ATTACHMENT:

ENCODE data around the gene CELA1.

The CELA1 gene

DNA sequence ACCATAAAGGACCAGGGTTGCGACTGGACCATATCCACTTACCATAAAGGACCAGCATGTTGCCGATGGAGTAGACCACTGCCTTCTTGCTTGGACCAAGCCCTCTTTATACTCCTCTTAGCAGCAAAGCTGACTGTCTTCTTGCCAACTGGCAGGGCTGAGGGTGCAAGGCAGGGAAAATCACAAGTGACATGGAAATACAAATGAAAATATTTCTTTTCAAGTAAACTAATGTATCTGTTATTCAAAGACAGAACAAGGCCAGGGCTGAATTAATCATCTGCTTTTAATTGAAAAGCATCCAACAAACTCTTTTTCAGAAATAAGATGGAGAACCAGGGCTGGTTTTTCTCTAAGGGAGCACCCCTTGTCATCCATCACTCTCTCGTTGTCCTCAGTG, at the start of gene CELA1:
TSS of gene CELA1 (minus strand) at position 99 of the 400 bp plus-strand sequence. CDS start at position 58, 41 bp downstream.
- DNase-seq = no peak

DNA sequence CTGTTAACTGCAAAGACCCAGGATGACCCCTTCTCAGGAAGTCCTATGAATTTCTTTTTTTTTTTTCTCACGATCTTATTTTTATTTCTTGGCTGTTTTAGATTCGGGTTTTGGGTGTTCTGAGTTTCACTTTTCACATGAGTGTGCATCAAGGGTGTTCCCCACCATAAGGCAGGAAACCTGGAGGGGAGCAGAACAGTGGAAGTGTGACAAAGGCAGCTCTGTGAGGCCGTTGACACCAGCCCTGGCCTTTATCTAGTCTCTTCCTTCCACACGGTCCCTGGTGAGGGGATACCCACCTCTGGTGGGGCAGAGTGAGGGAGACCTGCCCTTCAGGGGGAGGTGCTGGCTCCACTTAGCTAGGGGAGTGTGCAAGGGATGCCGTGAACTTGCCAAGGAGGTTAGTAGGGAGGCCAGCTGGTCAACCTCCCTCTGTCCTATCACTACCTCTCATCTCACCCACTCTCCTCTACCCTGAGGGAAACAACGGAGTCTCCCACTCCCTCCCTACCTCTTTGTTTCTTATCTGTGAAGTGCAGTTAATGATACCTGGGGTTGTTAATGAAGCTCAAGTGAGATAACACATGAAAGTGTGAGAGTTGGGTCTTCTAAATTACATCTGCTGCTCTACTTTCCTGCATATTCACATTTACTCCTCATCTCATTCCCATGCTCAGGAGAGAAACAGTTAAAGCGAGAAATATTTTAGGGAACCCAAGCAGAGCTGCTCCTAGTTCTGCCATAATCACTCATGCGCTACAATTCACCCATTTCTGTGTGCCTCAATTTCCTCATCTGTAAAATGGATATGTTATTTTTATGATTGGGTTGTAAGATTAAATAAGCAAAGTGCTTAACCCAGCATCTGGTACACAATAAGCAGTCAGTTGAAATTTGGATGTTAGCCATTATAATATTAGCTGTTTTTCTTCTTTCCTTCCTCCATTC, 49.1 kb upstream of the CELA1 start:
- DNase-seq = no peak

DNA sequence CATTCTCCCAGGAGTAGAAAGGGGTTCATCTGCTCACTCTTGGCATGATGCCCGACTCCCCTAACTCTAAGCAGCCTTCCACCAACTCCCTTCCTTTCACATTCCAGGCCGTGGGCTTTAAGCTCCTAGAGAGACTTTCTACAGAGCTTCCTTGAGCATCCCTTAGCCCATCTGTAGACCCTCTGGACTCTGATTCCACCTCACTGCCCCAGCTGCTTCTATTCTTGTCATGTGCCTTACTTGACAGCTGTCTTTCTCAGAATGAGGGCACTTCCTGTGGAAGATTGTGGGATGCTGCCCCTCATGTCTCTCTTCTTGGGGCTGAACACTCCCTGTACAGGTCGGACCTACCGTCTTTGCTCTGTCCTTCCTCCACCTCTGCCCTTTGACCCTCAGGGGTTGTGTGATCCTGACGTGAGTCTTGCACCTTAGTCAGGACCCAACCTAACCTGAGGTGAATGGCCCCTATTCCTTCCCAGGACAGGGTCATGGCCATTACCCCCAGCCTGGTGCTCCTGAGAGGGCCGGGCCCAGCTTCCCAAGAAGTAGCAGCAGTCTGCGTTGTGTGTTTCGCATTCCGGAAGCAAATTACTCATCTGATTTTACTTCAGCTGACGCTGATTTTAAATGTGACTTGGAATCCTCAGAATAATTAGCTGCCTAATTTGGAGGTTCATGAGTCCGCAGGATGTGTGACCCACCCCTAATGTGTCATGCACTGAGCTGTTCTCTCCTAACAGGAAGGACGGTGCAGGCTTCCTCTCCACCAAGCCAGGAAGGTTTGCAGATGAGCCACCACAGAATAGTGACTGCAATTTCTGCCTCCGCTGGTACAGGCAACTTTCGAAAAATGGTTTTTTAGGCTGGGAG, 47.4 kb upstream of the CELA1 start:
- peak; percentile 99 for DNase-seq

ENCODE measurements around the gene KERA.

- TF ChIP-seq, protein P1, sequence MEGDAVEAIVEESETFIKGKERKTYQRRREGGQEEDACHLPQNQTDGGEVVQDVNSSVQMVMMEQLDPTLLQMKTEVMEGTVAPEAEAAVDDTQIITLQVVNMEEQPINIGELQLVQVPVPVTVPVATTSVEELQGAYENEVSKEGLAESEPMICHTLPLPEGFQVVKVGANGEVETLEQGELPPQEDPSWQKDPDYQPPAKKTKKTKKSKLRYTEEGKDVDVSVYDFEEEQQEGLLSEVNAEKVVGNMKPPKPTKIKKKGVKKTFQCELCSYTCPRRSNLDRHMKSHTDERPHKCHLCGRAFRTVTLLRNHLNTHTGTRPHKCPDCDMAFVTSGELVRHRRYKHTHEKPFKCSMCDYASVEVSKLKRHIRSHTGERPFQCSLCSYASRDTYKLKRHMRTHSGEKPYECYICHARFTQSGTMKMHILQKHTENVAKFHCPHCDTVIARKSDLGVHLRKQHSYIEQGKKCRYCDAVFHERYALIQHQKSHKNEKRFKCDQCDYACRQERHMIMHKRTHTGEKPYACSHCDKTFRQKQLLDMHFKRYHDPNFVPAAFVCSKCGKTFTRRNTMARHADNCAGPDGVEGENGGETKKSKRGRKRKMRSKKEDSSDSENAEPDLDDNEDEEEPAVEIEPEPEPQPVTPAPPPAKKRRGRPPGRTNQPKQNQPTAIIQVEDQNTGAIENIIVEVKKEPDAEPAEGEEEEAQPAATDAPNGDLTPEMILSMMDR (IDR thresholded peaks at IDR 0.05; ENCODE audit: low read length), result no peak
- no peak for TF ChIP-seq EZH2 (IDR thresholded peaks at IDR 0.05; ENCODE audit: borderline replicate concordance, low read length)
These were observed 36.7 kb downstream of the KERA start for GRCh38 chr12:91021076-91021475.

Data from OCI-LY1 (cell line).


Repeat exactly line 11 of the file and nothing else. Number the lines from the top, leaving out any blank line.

- TF ChIP-seq, protein P1, sequence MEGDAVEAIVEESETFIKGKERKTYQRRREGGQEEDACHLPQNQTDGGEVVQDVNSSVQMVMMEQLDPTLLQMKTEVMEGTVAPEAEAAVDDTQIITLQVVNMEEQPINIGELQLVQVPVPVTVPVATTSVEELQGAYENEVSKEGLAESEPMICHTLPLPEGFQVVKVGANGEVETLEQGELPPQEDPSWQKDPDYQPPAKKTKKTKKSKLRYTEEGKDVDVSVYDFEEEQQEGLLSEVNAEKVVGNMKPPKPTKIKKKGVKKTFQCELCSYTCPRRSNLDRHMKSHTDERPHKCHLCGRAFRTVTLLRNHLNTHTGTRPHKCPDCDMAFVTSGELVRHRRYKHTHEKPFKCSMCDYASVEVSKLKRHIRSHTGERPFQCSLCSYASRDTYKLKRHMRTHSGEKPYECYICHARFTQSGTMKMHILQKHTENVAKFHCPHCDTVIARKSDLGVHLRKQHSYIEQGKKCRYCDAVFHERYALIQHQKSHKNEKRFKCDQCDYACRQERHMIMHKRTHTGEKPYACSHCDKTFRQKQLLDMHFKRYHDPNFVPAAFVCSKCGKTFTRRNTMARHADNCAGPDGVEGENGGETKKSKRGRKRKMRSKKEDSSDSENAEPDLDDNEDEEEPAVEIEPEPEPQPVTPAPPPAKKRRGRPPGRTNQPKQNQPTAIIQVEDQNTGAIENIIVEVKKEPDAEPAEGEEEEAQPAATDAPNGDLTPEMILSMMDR (IDR thresholded peaks at IDR 0.05; ENCODE audit: low read length), result no peak